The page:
1. Alam + Antu, a set of carefully woven stories, situations around turtles, the sea, spirits. The weave is strong, the attempts to pry thread from thread and reweave in other forms unravel.
This is Pak Uning Laut's boat. The haze sits heavy. We were heading to collect tourists from a turtle hatchery on the tip of the cape. At the tip of the cape there were no turtles there, only tourists

2. The stakes of experience occur in the immediate interstices of its coming to be, I read. Between these images and videos and stories are other stories that unfold other natures and the problems trying to capture something of this essence.

3.  The underwater locations of coral reef restoration projects. The cemetery that smells of pandan. The rock that cries like a baby. A border that coincides with a mountain range.

5.    We laugh in the background of repetition and difference. Supralittoral. And the sea air sinks into the paper. 

6. Things emerge and re-emerge, between them are fine lines, ecologies, lines of dependence.  

6. Alam overlap, intersect, exchange. Alam like a sponge draws in. 

5. Pak Uning tells me a story about working at the turtle islands, monitoring female turtles which come in nightly to lay eggs. Riding in on each turtle are invisible antu laut, sea spirits - turtles are their horses - says Pak Uning. The antu cause trouble on the beach, kacau the human workers, pinching them poking them pushing them into holes, then disappear once the turtles leave.  The antu come and go, are present, there and not there, spoken of and not. Bottom trawling nets, warming seas, silted run-off from plantations into rivers then into the sea, bleaching coral reefs  - I ask Pak Uning if the antu are also affected. No, he laughs, they’re in a different alam. 

6. A terrapin hatchery / migrant workers / Plantation societies / experimental conservation / theft and appropriation of labour / a turtle tag 

6.     we laugh, licking the knees of the mangrove trees

7. A story about semah rituals held by local Malay and indigenous Salako communities that took place at the turtle islands until the year 2000. The rituals involved a mock battle between communities, who would throw thousands of rotting turtle eggs at each other - one element of a wider ritual to appease antu laut and request the fertility and safe return of laying turtles to the beaches. Pak Uning tells me, it was always a windy day, no matter how good the weather was in the morning, the wind would always pick up when we arrived at the island. While the Malays performed doa selamat, the Salako would undertake nyemah offerings. A space where two neighbours could negotiate alongside each other across multiple alam. The practice was stopped in the year 2000, when the Forestry Department took over control of the turtle islands from the Museum and turtle conservation took singular precedence / no member of the public has set foot on the islands since.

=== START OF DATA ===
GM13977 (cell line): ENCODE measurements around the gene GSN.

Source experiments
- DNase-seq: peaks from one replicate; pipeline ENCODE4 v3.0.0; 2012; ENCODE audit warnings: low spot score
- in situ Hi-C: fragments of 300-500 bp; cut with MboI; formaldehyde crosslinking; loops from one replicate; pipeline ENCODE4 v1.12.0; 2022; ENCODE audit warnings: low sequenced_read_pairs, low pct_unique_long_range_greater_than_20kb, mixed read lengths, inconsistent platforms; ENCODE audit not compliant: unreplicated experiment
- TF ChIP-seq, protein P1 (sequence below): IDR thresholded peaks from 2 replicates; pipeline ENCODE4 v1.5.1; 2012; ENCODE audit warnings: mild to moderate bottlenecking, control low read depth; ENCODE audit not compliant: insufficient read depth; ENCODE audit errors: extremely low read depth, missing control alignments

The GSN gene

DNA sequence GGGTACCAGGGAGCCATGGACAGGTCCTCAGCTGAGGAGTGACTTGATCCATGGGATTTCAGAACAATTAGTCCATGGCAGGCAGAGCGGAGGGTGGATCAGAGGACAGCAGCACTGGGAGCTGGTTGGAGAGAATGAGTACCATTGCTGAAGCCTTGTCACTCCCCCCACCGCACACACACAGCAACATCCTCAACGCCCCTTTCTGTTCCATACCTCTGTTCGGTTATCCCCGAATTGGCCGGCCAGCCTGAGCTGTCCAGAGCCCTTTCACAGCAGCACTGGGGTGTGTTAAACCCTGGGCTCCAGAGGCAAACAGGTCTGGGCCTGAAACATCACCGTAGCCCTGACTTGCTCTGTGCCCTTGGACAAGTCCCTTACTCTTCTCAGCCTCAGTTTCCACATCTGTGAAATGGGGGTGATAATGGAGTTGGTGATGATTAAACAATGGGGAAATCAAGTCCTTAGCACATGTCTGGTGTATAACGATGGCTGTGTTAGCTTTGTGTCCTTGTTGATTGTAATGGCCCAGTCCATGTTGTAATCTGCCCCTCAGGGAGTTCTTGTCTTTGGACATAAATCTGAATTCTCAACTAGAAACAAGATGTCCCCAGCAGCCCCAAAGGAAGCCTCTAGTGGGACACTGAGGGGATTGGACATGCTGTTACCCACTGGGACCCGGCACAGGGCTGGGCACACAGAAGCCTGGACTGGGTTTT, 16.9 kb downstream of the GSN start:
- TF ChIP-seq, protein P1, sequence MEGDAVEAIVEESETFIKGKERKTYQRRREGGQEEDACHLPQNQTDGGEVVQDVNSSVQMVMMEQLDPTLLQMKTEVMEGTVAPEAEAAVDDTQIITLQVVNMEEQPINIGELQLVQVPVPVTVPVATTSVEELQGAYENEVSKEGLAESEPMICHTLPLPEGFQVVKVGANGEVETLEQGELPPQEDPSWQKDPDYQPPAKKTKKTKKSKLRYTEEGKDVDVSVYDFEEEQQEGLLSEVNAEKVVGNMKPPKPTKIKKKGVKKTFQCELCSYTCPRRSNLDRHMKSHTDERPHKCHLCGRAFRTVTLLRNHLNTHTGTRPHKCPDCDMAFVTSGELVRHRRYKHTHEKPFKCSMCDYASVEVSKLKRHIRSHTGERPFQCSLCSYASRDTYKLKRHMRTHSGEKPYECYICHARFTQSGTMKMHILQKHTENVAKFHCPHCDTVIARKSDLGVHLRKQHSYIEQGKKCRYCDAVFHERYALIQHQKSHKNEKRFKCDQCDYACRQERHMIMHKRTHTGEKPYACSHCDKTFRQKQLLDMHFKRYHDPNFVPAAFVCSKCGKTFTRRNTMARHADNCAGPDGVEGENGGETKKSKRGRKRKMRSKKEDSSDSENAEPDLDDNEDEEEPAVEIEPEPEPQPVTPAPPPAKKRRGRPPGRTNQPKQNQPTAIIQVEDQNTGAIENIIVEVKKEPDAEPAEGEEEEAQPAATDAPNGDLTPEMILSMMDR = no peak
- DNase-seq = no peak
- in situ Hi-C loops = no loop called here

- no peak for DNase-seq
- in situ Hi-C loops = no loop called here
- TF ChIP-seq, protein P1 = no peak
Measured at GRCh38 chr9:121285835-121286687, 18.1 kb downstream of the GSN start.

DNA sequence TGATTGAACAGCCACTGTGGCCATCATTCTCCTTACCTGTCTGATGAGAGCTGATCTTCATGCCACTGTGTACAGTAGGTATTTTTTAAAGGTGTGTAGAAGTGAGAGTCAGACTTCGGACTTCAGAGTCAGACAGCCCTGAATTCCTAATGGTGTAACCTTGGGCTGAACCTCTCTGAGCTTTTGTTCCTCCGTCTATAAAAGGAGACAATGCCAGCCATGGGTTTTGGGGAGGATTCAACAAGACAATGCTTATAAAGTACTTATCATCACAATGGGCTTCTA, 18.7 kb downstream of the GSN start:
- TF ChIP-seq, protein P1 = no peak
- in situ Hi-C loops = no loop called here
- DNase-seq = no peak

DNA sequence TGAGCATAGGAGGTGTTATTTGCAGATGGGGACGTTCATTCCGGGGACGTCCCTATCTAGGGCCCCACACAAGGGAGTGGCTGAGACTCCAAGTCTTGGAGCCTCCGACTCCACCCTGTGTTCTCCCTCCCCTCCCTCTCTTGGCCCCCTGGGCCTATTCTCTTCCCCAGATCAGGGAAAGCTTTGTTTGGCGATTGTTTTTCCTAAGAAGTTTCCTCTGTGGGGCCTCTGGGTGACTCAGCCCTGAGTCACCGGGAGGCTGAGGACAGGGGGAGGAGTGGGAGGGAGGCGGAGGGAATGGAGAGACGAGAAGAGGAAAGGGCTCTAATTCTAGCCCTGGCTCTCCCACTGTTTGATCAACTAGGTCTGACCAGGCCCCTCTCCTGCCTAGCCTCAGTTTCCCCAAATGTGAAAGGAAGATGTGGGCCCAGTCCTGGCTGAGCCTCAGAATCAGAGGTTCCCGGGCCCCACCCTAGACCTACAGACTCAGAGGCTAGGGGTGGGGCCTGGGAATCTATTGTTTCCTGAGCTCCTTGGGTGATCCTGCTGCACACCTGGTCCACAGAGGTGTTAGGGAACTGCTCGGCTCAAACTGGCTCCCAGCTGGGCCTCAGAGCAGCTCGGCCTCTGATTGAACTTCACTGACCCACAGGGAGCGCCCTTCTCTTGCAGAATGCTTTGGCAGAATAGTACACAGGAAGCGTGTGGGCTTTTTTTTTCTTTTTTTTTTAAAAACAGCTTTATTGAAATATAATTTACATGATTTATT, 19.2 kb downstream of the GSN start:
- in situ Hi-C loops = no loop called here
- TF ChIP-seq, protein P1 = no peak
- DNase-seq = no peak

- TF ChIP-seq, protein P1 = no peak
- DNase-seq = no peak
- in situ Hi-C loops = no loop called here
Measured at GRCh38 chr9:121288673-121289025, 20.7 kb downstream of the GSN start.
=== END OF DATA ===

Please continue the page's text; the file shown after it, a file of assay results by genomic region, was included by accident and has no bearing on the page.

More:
6. hearts and minds, a cold war mantra re-appropriated as cosmopolitical strategy

7.       The routes, irridescent and transitory as a rainbow, cross at all points the network of binary dynamics extended by the West. The result is a text that speaks of a critical coexistence of rhythms, a polyrhythmic ensemble whose central binary rhythm is decentered when the performer (writer/reader) and the text try to escape "in a certain kind of way."
(Antonio Benítez Rojo, The Repeating Island, p.28)

8.     cooked and eaten a green turtle, a totally protected species carrying a maximum jail sentence of 5 years. There’s nothing wrong with eating a turtle, said a friend, there just aren’t enough turtles to go around

9.     We laugh - supralittoral - and spit on the coastline. The trawling nets snort, the disoriented juvenile crabs titter, the sediment carries us to the corals, blotting out the sun. Laughing is divergence - 

8. On the map, he marks the location of Karang Beranyut: the great manta ray with an island on her back that sometimes rises from the sea to save shipwrecked sailors. A friend of his capsized and spent days living off crabs from the rocky reef on the ray’s back. Like a rock in the ocean. When the rescue boat arrived, the manta ray retreated back beneath the waves, an island disappearing.

9. Sarawak Gazette March 31 1963 p.54-55

10. “There, while the old monk recited prayers and invocations, Her Royal Highness, daughter of the dreaded and mighty Sea Dragon King deity was released. As she went back into her own element she went into and out over the water three times, each time stretching out her royal neck to look hard and long at us. Then she sank away from sight and while we all repeated the “Lam Boo Oh Mee Toh Hood”, she disappeared to join the denizens of the deep.”

8.             Our laughter ripples along the hulls of moored boats, resounds off the legs of an oil-rig, laps at the ports of Japan 

9. river-flow, tide-flow, creek-flow